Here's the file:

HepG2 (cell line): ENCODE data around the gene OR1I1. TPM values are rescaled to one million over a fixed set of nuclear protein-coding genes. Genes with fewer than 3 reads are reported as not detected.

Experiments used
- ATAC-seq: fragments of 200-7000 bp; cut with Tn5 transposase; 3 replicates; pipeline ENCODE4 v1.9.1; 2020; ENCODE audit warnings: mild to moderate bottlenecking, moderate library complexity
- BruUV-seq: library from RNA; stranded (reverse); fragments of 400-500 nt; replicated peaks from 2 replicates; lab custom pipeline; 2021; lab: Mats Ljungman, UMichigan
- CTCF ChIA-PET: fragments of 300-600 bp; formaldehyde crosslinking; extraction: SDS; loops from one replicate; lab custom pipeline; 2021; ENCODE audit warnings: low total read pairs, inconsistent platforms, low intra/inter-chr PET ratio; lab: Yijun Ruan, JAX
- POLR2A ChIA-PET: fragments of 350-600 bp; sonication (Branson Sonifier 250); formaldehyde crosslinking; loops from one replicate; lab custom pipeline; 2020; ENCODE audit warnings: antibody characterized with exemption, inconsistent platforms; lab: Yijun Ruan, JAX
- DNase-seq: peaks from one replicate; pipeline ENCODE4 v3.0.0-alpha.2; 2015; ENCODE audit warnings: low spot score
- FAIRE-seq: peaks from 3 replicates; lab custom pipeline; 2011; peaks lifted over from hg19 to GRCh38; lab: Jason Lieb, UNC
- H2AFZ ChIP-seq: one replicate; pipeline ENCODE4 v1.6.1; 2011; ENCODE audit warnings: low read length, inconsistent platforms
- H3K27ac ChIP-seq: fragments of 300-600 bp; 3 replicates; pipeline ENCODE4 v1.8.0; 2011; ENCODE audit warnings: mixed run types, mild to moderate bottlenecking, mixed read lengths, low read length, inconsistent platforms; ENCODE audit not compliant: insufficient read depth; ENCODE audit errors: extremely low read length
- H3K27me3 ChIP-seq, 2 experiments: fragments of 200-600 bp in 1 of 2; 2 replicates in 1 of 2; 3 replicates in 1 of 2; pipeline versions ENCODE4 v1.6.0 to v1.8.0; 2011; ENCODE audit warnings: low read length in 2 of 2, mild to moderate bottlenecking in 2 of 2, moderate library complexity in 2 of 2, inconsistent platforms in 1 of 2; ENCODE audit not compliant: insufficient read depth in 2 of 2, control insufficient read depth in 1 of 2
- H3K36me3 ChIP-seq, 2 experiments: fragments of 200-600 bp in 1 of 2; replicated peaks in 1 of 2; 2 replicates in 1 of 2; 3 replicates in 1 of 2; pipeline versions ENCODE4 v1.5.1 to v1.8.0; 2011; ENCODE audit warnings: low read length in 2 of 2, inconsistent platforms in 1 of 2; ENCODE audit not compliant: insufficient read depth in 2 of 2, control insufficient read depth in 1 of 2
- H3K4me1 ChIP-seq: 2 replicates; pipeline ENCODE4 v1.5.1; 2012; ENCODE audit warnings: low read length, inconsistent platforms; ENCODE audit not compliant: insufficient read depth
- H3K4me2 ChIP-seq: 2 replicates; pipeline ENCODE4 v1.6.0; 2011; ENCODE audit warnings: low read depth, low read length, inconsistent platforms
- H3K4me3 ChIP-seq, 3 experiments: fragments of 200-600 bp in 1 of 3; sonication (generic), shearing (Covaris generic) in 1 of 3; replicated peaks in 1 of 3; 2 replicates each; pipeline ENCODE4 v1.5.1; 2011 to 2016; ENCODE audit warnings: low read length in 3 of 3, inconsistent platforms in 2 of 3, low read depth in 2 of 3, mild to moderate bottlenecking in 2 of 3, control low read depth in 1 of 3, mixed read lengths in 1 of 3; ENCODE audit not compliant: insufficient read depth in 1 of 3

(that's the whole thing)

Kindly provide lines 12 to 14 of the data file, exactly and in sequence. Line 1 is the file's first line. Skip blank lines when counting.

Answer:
- H3K36me3 ChIP-seq, 2 experiments: fragments of 200-600 bp in 1 of 2; replicated peaks in 1 of 2; 2 replicates in 1 of 2; 3 replicates in 1 of 2; pipeline versions ENCODE4 v1.5.1 to v1.8.0; 2011; ENCODE audit warnings: low read length in 2 of 2, inconsistent platforms in 1 of 2; ENCODE audit not compliant: insufficient read depth in 2 of 2, control insufficient read depth in 1 of 2
- H3K4me1 ChIP-seq: 2 replicates; pipeline ENCODE4 v1.5.1; 2012; ENCODE audit warnings: low read length, inconsistent platforms; ENCODE audit not compliant: insufficient read depth
- H3K4me2 ChIP-seq: 2 replicates; pipeline ENCODE4 v1.6.0; 2011; ENCODE audit warnings: low read depth, low read length, inconsistent platforms